Over the weekend, Mark and I finished watching Lessons in Chemistry on Apple TV+, which is an adaptation of the novel by Bonnie Garmus. I loved this show, and no, I haven't read the book. Also, without giving anything away, please note that the show includes themes and scenes of sexual assault, suicide, racism, sexism, religion, science, unexpected death, single parenthood, the Korean War, divorce, and likely other topics I don't recall in this moment that may be upsetting to viewers. It is much like my experience of life-- complex and messy.
Set in Los Angeles in the late 1950s/early 1960s, Brie Larson plays Elizabeth Zott and Aja Naomi King plays Harriet Sloane. Elizabeth is a chemist, and Hariett is a paralegal who eventually is a licensed attorney. Throughout the series, both Elizabeth and Hariett demonstrate love in action-- both toward themselves and others-- by staying within their values and treating themselves with the same respect they expect of others, as well as taking actions that put their lives and livelihoods at risk while demonstrating their commitment to their values.
Do you know how often the theme of difficult woman arose throughout the show? How about how many times another character started a sentence with, "Why can't she just..."? Do you know how many times I, a recovering good girl, squirmed a little when I noticed those same thoughts arise while watching the story unfold?
I spend a majority of my time teaching, advocating, writing, and companioning people through change. That space between what is and what could be is rife with opportunities for love in action and that love in action being received/perceived as difficult woman. As a recovering good girl, it takes lots of intention and practice to be resourced enough to notice the discomfort that often arises around my love in action.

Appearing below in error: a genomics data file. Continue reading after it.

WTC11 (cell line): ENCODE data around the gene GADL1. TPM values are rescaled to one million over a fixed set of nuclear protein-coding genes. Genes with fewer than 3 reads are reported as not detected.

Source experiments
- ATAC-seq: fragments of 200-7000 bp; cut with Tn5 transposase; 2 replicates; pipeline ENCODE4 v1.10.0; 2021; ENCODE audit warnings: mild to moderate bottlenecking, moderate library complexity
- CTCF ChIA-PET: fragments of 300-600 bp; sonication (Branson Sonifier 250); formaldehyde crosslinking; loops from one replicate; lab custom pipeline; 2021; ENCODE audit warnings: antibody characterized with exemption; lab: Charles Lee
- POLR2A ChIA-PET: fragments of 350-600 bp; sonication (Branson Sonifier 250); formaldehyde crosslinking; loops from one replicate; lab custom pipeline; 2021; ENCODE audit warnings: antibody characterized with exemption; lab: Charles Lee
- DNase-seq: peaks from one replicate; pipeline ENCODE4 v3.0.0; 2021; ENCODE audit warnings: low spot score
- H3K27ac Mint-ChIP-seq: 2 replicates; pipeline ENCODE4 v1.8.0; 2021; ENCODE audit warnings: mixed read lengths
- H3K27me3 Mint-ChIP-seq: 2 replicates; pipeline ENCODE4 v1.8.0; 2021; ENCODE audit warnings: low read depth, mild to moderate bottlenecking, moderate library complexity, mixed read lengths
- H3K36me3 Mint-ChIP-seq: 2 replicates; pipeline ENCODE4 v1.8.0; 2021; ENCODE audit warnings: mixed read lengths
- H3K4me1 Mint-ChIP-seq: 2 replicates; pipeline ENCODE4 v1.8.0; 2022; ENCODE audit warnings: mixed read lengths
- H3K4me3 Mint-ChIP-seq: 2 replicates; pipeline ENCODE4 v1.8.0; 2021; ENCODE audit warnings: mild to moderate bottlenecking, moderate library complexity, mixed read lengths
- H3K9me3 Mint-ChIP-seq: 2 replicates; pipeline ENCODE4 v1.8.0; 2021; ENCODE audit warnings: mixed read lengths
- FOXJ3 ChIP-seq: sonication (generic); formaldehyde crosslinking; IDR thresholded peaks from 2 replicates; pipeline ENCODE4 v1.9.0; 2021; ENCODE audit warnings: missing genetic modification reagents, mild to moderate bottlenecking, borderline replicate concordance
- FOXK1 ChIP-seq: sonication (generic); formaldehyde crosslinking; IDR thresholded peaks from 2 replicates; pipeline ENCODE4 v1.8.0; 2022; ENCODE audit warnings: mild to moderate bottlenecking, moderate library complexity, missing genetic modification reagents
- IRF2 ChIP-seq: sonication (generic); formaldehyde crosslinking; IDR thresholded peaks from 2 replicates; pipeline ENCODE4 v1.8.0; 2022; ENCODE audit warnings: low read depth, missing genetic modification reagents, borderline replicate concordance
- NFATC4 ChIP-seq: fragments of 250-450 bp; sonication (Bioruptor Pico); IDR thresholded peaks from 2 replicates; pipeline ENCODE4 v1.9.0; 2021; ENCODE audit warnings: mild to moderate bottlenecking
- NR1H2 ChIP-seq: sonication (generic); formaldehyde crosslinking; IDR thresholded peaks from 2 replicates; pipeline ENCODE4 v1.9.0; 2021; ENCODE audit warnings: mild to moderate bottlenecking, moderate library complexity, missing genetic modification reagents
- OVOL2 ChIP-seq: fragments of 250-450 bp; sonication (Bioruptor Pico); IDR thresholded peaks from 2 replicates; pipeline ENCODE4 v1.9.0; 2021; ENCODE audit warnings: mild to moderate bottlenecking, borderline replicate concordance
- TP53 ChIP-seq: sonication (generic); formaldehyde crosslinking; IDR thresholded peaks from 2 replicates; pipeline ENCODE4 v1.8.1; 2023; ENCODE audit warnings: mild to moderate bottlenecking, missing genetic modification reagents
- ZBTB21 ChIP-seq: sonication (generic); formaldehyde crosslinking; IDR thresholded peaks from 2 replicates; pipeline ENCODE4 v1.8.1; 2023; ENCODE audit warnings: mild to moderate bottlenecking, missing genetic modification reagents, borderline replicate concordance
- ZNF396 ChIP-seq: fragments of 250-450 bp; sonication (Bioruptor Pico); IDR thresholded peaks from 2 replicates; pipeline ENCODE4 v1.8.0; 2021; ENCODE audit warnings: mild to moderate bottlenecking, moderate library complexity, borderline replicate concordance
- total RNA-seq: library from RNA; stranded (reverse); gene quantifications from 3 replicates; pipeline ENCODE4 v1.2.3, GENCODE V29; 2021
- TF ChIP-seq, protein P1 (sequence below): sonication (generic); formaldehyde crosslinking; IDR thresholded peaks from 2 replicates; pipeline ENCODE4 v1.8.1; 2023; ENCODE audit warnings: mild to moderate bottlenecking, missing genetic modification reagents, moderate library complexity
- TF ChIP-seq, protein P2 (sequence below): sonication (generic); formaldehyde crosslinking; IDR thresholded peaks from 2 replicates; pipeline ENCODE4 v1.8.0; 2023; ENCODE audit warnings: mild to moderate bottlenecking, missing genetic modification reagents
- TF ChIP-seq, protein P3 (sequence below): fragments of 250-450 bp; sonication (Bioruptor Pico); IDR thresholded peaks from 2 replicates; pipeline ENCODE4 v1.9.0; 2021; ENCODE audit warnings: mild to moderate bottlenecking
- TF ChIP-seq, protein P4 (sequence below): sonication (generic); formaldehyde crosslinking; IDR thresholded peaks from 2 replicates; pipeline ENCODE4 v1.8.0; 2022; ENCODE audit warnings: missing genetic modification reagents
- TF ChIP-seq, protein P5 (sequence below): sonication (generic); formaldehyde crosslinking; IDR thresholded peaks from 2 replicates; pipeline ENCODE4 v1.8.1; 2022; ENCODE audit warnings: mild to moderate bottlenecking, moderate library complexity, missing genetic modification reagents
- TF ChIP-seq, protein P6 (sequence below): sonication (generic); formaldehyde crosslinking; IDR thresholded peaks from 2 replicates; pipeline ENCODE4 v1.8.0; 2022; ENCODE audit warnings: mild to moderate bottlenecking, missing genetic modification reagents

I find that sangha, my community of friends practicing together, supports my love in action practice. My colleagues, friends, and family also support my love in action practice. Being clear about my values and what is my work to do (and checking in from time to time to adjust as needed) support my love in action practice. This is also depicted in Lessons in Chemistry by the friendship of Elizabeth and Hariett, as well as their friends, family, and colleagues. All of the mindfulness-based practices support my love in action practice.
There's no time to lose, friends. The world desperately needs ALL OF US intentionally practicing love in action.
I'd love to hear in the comments how you're practicing love in action!
*If you're thinking, "Dang! I wish I had the chance to explore the ideas of mindfulness, soulfulness, and socially engaged practice with Rhonda!", I have some great news for you! This weekend is your chance to spend two days with Rhonda learning about mindfulness and soulfulness in an online offering from Spirit Rock called Mindfulness and Soulfulness: Wholehearted Practices for Our Times! DO NOT SLEEP ON THIS, friends. Anytime you have a chance to practice with Rhonda, DO IT.
**My colleague knows that I have been racialized and identify as a white woman.